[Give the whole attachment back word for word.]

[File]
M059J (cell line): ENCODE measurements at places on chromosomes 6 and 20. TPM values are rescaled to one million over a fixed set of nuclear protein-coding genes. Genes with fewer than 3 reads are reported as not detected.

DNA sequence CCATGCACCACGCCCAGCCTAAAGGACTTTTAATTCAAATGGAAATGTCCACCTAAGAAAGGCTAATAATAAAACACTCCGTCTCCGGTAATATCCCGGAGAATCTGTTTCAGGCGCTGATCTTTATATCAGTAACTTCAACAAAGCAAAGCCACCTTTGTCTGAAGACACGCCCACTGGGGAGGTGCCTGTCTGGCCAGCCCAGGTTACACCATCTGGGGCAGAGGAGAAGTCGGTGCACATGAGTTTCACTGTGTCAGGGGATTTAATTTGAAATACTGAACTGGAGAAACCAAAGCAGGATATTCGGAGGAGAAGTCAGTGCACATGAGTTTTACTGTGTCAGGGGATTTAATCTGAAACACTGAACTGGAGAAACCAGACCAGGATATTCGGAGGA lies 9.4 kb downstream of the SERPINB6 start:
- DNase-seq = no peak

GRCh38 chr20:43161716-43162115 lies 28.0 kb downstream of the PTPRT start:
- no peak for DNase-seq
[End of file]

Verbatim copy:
M059J (cell line): ENCODE measurements at places on chromosomes 6 and 20. TPM values are rescaled to one million over a fixed set of nuclear protein-coding genes. Genes with fewer than 3 reads are reported as not detected.

DNA sequence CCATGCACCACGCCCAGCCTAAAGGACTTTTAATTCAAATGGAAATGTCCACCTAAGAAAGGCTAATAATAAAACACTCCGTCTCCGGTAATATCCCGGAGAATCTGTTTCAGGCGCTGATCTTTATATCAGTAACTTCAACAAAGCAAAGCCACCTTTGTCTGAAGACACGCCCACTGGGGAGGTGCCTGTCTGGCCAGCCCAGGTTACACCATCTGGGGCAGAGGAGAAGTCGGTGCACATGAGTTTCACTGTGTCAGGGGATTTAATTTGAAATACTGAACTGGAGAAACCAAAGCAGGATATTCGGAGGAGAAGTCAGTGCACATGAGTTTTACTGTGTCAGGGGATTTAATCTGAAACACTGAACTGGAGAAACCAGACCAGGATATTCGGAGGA lies 9.4 kb downstream of the SERPINB6 start:
- DNase-seq = no peak

GRCh38 chr20:43161716-43162115 lies 28.0 kb downstream of the PTPRT start:
- no peak for DNase-seq